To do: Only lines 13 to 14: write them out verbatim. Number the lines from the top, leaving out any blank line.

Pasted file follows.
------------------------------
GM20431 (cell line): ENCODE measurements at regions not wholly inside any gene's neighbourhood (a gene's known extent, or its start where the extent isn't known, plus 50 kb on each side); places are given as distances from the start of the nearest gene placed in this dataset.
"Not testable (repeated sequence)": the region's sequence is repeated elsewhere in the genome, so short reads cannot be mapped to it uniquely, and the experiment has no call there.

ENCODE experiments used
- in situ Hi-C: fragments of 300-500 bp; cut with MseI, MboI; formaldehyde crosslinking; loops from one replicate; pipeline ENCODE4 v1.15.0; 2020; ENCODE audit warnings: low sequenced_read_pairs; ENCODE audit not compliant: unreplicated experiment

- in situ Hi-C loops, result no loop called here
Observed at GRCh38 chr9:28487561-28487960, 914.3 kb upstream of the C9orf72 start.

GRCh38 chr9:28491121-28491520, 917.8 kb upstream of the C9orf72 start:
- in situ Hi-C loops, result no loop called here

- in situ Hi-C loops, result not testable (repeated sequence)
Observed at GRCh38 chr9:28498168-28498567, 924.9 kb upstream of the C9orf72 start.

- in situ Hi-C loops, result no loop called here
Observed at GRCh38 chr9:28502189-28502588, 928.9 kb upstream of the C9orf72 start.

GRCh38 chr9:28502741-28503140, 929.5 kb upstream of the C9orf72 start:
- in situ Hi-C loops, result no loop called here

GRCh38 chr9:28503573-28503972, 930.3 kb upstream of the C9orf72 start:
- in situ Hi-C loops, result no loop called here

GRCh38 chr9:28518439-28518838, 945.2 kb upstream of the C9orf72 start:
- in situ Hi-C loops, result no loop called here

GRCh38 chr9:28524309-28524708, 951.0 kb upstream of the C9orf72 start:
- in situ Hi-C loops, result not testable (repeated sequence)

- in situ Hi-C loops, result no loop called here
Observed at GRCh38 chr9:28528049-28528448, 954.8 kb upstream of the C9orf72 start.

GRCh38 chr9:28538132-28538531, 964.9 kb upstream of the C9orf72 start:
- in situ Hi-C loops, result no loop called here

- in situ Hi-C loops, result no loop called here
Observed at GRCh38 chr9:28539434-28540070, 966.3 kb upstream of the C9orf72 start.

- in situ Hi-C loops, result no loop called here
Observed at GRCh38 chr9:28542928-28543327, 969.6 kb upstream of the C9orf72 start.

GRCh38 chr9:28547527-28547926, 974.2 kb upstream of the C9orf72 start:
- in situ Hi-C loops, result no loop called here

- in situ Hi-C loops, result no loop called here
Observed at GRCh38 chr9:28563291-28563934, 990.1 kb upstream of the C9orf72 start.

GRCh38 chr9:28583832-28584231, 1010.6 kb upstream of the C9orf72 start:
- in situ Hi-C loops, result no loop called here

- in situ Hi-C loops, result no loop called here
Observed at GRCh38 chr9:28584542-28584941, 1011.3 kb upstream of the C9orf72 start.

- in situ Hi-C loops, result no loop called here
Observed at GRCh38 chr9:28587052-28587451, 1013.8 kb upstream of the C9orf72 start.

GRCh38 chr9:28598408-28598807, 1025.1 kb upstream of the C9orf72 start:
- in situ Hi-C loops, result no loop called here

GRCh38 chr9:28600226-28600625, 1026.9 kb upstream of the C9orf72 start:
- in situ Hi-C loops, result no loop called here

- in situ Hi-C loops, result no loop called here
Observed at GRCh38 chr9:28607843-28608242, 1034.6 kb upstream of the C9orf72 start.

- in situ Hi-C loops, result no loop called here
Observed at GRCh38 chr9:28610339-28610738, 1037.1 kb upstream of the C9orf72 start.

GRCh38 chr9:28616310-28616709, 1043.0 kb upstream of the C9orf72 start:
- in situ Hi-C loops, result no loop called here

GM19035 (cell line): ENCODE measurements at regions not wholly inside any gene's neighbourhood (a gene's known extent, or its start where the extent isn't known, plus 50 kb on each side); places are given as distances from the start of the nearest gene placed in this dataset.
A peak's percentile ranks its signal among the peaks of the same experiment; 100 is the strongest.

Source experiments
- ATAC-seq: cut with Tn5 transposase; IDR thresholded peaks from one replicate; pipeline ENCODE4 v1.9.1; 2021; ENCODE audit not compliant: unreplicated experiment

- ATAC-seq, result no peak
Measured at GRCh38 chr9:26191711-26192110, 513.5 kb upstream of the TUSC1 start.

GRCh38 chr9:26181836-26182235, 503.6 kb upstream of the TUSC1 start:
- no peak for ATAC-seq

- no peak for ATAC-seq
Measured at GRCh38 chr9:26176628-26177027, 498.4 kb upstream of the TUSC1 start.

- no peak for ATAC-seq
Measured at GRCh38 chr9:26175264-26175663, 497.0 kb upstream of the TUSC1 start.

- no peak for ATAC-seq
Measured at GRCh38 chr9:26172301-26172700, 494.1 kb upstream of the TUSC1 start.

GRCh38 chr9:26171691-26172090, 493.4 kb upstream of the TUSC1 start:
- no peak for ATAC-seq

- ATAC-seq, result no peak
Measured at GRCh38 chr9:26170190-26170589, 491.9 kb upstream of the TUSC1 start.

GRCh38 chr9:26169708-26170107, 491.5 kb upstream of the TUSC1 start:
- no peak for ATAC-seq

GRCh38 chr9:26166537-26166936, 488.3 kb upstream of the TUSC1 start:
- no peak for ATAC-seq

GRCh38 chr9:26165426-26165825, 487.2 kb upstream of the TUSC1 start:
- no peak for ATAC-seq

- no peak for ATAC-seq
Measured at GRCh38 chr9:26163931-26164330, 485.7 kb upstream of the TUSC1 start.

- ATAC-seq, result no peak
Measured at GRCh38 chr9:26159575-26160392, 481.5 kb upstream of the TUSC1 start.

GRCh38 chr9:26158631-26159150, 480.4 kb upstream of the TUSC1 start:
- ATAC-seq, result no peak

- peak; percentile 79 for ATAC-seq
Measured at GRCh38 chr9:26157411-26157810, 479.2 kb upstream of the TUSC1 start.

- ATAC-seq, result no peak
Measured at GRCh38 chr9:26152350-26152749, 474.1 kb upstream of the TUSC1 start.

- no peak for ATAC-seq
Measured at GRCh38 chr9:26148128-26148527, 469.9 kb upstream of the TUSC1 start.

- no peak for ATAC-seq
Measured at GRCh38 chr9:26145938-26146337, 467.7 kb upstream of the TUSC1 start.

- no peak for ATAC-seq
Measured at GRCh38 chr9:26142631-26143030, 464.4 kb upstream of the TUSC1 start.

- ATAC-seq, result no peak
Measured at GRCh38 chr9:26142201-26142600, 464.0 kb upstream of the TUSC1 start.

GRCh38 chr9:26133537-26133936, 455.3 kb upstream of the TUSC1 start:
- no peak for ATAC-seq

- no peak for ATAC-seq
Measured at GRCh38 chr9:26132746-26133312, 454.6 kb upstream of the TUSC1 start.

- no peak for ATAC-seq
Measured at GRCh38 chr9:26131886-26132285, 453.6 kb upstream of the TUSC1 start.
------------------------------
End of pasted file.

GRCh38 chr9:28502741-28503140, 929.5 kb upstream of the C9orf72 start:
- in situ Hi-C loops, result no loop called here